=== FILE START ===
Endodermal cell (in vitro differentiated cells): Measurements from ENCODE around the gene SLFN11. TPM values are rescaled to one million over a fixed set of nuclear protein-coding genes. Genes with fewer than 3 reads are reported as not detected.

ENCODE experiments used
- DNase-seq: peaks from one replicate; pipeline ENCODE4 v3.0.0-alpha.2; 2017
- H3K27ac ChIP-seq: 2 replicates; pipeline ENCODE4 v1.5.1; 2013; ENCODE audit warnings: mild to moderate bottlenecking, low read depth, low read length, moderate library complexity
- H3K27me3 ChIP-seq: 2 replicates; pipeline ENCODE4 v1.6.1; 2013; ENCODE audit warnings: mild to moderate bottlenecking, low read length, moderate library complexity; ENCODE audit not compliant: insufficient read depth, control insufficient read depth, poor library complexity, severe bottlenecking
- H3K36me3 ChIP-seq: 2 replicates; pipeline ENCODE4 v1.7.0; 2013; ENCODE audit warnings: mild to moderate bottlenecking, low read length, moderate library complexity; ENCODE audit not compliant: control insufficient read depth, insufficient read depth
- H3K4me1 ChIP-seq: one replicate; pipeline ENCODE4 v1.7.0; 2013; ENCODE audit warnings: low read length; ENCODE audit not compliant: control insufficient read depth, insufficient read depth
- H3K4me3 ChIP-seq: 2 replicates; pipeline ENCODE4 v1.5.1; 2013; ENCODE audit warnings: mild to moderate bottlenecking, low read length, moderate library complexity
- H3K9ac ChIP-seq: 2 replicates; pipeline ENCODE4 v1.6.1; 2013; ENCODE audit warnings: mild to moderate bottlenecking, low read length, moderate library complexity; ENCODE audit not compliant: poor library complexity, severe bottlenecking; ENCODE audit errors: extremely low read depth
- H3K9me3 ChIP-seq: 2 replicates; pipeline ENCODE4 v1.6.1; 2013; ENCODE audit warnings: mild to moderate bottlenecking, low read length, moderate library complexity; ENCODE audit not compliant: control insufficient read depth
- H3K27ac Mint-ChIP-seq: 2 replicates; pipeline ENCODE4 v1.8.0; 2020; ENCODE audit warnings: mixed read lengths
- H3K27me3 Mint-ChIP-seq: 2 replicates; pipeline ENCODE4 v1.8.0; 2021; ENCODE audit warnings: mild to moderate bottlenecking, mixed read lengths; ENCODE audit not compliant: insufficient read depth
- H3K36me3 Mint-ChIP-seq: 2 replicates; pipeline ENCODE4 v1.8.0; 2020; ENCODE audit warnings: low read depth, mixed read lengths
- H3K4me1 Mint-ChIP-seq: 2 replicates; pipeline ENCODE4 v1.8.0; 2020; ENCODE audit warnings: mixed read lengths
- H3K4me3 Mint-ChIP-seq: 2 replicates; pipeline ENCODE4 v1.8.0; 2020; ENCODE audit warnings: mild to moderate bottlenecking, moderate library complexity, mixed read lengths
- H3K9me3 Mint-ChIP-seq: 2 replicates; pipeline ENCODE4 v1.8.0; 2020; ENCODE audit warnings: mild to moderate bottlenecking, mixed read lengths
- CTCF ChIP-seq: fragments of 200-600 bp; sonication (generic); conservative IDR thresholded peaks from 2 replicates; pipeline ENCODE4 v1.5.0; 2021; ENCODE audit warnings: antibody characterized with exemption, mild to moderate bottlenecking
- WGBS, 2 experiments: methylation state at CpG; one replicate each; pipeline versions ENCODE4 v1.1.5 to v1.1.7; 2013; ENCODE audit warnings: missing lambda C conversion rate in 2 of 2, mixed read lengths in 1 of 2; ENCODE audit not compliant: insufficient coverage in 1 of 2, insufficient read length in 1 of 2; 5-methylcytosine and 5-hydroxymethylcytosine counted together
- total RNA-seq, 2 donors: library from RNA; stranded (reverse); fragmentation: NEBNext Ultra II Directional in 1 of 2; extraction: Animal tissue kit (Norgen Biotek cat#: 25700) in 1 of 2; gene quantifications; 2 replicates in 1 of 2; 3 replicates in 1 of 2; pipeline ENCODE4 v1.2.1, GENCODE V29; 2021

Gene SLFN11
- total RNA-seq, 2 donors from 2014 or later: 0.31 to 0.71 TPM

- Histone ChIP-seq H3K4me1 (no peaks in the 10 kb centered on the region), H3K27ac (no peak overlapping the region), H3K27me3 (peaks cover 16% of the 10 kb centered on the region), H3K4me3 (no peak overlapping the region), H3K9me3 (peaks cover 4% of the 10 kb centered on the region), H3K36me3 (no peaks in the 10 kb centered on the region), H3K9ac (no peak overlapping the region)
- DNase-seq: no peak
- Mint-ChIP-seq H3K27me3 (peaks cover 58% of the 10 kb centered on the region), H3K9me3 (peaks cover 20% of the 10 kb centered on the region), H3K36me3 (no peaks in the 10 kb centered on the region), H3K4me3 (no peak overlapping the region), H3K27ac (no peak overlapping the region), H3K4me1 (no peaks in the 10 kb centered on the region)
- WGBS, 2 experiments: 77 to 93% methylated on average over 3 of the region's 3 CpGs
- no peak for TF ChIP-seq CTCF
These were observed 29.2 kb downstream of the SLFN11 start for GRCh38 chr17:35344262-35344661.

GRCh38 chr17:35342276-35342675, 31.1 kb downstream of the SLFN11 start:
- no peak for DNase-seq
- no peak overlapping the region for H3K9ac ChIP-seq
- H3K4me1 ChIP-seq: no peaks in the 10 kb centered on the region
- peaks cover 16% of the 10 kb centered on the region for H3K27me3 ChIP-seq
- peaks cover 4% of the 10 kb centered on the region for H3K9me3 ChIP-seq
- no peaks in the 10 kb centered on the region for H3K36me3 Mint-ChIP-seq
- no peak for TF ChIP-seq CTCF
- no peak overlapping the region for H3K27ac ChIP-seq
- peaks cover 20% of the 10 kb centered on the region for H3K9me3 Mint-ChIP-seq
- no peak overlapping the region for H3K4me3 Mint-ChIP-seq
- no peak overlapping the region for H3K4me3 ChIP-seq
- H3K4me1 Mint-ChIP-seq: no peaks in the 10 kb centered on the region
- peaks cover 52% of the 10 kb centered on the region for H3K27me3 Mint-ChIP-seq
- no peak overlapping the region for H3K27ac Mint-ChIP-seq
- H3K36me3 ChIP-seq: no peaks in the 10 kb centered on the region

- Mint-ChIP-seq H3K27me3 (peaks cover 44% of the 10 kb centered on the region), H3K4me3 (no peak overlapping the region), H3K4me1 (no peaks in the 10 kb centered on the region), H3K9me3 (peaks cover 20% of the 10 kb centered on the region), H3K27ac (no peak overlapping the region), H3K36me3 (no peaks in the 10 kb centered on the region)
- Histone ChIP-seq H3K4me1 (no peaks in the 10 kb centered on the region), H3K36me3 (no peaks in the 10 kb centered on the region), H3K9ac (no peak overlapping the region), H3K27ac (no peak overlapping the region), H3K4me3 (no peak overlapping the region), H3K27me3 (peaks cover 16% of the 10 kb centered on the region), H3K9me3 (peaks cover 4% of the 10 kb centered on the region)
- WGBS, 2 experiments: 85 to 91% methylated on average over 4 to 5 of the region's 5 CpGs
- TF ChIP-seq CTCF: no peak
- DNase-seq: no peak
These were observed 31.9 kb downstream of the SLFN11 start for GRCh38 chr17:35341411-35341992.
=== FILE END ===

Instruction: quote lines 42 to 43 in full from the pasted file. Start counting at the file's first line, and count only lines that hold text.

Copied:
- no peak overlapping the region for H3K27ac Mint-ChIP-seq
- H3K36me3 ChIP-seq: no peaks in the 10 kb centered on the region